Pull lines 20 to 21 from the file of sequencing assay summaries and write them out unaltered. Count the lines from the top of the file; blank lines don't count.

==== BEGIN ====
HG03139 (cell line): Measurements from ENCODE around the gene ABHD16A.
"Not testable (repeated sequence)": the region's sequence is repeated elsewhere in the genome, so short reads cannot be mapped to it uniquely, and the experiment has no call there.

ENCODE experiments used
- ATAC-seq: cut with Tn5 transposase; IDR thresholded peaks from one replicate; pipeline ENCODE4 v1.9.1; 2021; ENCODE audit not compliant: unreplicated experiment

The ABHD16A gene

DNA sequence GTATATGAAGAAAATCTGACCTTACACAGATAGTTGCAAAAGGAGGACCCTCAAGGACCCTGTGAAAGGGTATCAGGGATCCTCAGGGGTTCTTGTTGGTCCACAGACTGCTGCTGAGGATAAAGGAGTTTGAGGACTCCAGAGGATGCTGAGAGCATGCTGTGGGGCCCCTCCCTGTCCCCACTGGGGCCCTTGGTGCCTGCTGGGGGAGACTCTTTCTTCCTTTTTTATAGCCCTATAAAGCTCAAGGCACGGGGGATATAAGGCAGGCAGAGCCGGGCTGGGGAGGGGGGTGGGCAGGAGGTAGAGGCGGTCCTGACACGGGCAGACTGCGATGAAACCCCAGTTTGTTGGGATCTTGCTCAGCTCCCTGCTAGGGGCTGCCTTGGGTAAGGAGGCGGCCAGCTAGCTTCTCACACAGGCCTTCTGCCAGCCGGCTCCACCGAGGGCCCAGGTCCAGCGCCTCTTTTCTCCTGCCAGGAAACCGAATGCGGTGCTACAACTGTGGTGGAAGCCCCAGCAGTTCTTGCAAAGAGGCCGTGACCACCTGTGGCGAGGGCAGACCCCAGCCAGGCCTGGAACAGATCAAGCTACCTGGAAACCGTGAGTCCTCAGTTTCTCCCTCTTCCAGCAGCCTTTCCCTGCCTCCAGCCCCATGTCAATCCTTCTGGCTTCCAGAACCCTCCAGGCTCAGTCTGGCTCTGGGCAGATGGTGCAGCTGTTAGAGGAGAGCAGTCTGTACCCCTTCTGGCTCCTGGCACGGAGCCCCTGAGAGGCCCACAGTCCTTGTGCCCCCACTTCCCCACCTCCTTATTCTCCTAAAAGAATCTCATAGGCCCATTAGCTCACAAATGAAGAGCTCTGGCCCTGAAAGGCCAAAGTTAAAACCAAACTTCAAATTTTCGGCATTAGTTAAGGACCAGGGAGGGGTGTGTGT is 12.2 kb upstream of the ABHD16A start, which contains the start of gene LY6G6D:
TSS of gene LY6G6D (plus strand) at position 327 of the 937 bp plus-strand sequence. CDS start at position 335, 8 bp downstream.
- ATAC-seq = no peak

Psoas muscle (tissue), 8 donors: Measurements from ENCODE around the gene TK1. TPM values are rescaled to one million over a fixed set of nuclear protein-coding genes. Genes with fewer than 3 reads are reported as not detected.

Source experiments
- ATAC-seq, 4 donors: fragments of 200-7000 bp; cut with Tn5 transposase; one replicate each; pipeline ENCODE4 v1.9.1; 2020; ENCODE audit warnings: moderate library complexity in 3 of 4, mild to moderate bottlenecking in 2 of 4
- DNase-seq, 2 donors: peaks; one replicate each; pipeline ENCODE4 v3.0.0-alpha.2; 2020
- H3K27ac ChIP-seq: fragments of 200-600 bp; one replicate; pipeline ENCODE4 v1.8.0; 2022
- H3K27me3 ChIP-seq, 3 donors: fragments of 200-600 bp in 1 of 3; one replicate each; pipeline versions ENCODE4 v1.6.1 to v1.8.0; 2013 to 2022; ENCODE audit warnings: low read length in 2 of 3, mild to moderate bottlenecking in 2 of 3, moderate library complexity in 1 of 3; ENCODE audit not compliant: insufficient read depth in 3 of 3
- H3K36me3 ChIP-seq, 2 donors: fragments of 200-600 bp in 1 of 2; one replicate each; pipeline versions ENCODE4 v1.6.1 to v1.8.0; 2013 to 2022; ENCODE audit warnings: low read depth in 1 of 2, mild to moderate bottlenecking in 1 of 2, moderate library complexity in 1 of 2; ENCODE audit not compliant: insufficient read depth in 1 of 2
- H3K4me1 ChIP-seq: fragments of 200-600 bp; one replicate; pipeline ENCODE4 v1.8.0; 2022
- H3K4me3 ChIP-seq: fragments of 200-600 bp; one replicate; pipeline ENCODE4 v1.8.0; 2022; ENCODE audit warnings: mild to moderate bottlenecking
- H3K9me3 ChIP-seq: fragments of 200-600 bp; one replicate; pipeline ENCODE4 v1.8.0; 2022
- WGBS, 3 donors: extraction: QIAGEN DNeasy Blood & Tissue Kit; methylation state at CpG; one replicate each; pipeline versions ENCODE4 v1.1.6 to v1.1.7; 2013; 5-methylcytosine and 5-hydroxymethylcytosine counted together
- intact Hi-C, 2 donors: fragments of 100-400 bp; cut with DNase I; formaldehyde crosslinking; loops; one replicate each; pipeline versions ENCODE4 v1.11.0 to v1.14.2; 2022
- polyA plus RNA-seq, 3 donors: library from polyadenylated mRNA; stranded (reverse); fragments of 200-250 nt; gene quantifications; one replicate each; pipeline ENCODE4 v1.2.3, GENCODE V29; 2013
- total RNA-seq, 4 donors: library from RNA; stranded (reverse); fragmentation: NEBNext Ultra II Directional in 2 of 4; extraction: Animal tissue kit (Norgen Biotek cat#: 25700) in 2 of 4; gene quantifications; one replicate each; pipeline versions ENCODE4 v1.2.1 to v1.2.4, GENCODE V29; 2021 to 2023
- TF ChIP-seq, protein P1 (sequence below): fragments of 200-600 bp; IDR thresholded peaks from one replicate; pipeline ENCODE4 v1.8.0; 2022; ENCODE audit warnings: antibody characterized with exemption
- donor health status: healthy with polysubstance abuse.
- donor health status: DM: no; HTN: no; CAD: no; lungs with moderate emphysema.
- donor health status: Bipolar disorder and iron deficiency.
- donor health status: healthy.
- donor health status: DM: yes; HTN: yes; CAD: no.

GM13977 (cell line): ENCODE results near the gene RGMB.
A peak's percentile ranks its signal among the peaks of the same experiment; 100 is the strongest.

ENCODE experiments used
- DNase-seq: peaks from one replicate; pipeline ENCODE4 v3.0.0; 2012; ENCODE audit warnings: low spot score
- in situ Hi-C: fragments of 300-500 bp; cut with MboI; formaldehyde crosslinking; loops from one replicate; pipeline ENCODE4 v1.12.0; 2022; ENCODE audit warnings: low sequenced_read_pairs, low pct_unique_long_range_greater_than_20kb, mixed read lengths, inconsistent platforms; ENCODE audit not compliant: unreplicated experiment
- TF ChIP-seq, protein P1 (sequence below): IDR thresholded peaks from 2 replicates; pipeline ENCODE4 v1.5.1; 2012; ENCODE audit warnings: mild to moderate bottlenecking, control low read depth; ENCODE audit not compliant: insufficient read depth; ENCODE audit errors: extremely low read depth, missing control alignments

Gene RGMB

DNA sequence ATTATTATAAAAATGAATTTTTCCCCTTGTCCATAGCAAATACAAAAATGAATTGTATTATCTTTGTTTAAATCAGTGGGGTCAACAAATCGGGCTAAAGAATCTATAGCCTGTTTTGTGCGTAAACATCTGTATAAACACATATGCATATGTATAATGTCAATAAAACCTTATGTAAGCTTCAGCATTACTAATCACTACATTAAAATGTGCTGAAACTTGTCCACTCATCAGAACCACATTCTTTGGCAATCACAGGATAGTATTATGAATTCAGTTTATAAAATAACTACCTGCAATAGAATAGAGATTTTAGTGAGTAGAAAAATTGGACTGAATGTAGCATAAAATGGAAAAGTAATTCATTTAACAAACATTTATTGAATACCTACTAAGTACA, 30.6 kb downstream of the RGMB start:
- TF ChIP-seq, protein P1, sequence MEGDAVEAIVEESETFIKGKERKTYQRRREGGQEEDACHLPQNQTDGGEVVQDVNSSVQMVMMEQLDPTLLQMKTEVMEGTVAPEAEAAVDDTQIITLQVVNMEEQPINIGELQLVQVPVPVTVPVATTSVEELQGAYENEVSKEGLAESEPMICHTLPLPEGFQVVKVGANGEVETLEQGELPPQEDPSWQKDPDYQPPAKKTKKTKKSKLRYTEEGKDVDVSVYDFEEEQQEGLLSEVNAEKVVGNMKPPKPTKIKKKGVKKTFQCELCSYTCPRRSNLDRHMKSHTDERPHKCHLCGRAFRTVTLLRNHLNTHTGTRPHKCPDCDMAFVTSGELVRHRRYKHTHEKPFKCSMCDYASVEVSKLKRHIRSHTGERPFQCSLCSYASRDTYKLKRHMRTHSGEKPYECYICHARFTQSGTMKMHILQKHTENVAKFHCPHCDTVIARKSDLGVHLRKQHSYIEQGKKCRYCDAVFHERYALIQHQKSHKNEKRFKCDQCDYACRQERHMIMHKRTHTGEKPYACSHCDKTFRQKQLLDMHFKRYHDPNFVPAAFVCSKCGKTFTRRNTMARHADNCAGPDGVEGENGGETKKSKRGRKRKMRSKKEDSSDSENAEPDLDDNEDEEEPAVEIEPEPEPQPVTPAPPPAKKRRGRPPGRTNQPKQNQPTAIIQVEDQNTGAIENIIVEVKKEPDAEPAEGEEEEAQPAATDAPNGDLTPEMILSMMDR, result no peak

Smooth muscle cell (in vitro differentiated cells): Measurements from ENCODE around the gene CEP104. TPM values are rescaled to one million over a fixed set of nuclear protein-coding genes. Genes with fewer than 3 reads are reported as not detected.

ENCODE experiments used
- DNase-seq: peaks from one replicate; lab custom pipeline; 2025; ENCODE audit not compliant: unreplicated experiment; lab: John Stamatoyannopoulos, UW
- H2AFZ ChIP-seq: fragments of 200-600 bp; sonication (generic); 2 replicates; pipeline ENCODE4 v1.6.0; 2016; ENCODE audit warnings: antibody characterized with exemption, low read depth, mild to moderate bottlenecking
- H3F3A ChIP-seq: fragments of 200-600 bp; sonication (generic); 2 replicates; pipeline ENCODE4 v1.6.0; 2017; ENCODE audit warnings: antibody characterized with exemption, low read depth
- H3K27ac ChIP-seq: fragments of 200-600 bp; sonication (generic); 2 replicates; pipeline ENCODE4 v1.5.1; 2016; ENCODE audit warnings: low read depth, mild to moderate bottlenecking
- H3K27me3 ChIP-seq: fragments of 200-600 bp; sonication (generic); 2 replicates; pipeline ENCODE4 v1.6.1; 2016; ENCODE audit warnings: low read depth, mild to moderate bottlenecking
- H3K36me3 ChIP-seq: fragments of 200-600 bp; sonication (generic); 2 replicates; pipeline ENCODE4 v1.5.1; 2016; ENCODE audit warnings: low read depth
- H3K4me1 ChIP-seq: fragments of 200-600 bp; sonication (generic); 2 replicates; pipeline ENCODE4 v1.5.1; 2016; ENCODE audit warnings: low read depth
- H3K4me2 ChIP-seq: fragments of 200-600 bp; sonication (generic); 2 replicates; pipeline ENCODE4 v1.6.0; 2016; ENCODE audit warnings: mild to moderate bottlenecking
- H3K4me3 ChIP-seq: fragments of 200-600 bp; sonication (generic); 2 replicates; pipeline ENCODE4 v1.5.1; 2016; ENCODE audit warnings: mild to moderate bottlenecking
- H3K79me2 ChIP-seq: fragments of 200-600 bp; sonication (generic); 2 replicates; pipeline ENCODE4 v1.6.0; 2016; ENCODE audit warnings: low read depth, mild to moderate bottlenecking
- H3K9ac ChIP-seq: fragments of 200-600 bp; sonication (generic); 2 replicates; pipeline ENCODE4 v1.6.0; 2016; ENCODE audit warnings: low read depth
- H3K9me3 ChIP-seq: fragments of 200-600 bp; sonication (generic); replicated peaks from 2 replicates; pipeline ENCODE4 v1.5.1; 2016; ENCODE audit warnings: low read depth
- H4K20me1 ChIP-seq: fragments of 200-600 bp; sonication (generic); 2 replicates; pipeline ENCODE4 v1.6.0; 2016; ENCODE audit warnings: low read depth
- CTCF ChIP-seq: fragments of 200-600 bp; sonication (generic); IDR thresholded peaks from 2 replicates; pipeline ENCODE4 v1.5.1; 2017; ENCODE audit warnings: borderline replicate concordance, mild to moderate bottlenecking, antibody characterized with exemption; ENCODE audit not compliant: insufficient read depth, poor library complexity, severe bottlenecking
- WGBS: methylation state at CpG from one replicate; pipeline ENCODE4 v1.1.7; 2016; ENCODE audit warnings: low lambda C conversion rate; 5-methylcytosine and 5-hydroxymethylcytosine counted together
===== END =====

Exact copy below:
- intact Hi-C, 2 donors: fragments of 100-400 bp; cut with DNase I; formaldehyde crosslinking; loops; one replicate each; pipeline versions ENCODE4 v1.11.0 to v1.14.2; 2022
- polyA plus RNA-seq, 3 donors: library from polyadenylated mRNA; stranded (reverse); fragments of 200-250 nt; gene quantifications; one replicate each; pipeline ENCODE4 v1.2.3, GENCODE V29; 2013